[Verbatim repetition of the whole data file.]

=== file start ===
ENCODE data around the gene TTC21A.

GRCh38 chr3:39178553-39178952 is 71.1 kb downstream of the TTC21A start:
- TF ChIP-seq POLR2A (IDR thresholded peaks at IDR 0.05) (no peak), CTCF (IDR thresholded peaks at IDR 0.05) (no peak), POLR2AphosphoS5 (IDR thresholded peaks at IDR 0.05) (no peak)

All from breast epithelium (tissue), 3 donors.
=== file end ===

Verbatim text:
ENCODE data around the gene TTC21A.

GRCh38 chr3:39178553-39178952 is 71.1 kb downstream of the TTC21A start:
- TF ChIP-seq POLR2A (IDR thresholded peaks at IDR 0.05) (no peak), CTCF (IDR thresholded peaks at IDR 0.05) (no peak), POLR2AphosphoS5 (IDR thresholded peaks at IDR 0.05) (no peak)

All from breast epithelium (tissue), 3 donors.